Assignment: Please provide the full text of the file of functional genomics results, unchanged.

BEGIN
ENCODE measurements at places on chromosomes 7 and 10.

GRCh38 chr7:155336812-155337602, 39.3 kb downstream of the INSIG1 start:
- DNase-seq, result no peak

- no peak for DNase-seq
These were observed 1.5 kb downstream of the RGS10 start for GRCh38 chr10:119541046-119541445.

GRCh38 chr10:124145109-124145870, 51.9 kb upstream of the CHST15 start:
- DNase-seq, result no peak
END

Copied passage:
ENCODE measurements at places on chromosomes 7 and 10.

GRCh38 chr7:155336812-155337602, 39.3 kb downstream of the INSIG1 start:
- DNase-seq, result no peak

- no peak for DNase-seq
These were observed 1.5 kb downstream of the RGS10 start for GRCh38 chr10:119541046-119541445.

GRCh38 chr10:124145109-124145870, 51.9 kb upstream of the CHST15 start:
- DNase-seq, result no peak